Brazilian farmers are happy about current soybean prices and are continuing to sell both old-crop and new-crop soybeans. A Brazilian consulting company, AgRural, said recently that farmers had sold 64% of old-crop soybeans (2017-18), as well as 6% of new-crop bean (2018-19) by the end of April.
Soybean cash price in Brazil increased dramatically in the past several months, thanks to Argentina’s dry conditions, a possible trade war between China and the United States, as well as depreciation of Brazil currency, the real, to the U.S. dollar.
“Price is favorable for farmers recently to sell their soybeans,” Carlos Alberto told DTN in mid-April. “Cash soybean price in my town is 74 real per bag ($10 per bushel) this week, compared to 65 reals per bag ($8.67 per bushel) one month ago, an increase of 14% in one month.” Alberto is the general marketing director of CooperFibra, a farmers’ cooperative with 185 members farming 140,000 hectares (almost 346,000 acres) of soybean crop.
Alberto’s job is to help his members market their products. “So far, within our co-op, farmers sold 70% of old-crop beans and 15% of new-crop beans.” He said some farmers regretted selling their crop earlier, as the price kept going up in the past few months.
“Farmers are not only selling on a good price, they also had good production this year,” said Alberto, “Our members harvested an average of 63 bags per hectare (56.2 bushels per acre) this year, five bags (4.5 bpa) higher than what they did last year. Some farmers even achieved a high yield of 68 bags per hectare (60.7 bpa).”
But farmers still hesitate to sell their new-crop beans; they worry about the exchange rate in the following half-year. “There is still a high possibility that (the) Brazil real will depreciate against (the) U.S. dollar. (The) political situation is not stable in Brazil. We are also facing the presidential election in October. The political instability will bring more volatility on (the) economy, which will impact on the exchange rate,” explained Alberto.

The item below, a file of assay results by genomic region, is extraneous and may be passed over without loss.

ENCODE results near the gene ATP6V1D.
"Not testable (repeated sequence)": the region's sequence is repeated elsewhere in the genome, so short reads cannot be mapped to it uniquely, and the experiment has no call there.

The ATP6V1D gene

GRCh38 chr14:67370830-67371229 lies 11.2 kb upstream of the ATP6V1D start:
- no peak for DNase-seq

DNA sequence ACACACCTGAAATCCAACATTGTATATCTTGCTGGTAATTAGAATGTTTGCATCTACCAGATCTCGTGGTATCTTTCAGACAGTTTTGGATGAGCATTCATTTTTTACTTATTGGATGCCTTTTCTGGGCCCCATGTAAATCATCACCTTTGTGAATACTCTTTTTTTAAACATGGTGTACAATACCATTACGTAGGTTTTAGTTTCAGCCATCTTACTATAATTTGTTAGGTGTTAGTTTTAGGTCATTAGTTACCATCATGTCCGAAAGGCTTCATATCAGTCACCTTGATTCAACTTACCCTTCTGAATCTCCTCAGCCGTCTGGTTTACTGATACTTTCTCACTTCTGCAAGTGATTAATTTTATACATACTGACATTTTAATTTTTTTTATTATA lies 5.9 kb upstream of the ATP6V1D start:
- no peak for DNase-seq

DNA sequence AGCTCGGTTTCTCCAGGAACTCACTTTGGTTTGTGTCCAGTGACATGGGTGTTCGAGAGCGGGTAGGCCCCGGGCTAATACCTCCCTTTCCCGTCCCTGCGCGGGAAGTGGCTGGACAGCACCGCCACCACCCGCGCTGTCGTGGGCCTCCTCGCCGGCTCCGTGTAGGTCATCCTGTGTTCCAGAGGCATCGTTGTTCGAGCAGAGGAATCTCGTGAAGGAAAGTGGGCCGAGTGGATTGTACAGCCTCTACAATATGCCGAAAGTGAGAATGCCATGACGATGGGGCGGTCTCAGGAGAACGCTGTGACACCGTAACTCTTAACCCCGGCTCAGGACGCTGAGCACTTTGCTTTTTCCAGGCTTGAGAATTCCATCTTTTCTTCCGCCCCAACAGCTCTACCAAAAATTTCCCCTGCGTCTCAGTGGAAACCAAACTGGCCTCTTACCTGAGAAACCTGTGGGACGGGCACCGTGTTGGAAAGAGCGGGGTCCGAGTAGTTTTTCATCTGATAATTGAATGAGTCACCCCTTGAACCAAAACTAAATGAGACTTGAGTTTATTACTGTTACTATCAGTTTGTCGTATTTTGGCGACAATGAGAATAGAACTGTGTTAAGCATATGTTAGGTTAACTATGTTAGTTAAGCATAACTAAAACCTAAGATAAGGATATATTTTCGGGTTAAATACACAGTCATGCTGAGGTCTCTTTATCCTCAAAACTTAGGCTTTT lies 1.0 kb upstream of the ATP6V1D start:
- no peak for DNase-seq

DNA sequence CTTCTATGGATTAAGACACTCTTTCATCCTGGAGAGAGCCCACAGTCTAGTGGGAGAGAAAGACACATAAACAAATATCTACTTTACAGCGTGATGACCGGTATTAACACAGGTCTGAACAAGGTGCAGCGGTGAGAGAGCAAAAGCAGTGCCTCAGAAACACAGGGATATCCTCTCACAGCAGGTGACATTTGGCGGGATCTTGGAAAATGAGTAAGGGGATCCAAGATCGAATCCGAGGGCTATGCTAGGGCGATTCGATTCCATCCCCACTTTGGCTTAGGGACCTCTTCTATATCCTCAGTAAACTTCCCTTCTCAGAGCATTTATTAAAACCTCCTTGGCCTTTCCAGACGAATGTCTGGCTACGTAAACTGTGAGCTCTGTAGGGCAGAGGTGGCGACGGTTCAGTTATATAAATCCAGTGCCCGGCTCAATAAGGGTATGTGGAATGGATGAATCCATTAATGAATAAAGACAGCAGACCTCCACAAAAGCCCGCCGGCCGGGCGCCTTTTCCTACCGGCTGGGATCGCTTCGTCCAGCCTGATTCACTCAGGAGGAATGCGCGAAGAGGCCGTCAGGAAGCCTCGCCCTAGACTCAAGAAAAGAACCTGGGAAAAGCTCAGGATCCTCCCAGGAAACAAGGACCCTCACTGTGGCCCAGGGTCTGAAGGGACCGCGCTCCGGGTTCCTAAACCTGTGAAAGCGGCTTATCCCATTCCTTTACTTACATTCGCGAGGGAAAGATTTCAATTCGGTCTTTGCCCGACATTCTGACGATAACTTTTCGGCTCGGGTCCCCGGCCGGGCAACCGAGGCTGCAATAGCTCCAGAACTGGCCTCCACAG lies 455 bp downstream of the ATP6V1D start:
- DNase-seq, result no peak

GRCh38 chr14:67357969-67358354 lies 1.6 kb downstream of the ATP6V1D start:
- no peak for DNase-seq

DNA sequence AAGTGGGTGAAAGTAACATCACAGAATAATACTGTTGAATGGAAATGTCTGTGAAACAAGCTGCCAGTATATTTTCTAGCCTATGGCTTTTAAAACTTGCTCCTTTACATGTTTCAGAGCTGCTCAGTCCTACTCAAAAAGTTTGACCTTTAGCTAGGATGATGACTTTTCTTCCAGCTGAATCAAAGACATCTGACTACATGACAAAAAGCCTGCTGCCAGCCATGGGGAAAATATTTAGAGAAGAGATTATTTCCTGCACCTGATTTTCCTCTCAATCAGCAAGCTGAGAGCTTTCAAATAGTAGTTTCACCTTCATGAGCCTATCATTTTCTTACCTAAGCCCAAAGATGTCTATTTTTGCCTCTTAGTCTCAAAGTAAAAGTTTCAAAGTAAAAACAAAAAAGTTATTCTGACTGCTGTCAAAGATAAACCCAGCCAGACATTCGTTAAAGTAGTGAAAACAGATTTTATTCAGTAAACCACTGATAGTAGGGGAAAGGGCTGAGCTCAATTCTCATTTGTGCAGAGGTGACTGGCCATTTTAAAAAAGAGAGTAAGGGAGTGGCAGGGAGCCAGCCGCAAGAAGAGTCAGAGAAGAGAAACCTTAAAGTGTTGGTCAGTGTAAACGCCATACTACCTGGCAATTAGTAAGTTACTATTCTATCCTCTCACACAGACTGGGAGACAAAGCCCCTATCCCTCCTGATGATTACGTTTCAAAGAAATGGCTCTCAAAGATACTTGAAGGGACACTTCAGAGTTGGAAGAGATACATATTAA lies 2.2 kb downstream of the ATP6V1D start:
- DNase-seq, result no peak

Brazil currency keeps depreciating. As of May 8, the exchange rate reached one dollar to 3.59 reals, a new low in the past two years.
A possible tariff on U.S. soybean exports to China provides Brazilian farmers and exporters a good time to increase their soybean premium. Brazil’s FOB premium at the Port of Paranagua normally changes between zero to 60 cents per bushel during the harvest season. But, this year, the market gave Brazil’s exporters a good opportunity to raise their premiums. On April 4, when China announced its intention to impose a 25% tariff on U.S. soybean imports, Brazilian export premiums for June 2018 reached 175 cents per bushel over Chicago.
“FOB price experienced huge volatility during April,” said Marcos Martin, president of MBrazil, a trading house in Sao Paulo. He said that, some days, the FOB price went much higher than the Chicago price. “I have never seen this in my life.”
While the export market is good for Brazilian soybeans, domestic crushing margins are also good, said Martin. “(The) Brazilian government is increasing the mandate of biodiesel blend from B8 to B10 this year. That is an increase of 2% of biodiesel demand in the country, which stimulates soybean oil demand and soybean crushing margins in Brazil.”
The high premiums in Brazil’s ports made some companies look for possibilities to import U.S. soybeans, after seeing some U.S. soybean cargos booked for Argentina crushing plants. “Our logistic protocol does not support import bean shipment,” said Martin, “but, some of the companies may use (the) fertilizer berth to discharge soybean and ship to crushing plants. However, there no real movement on this so far.”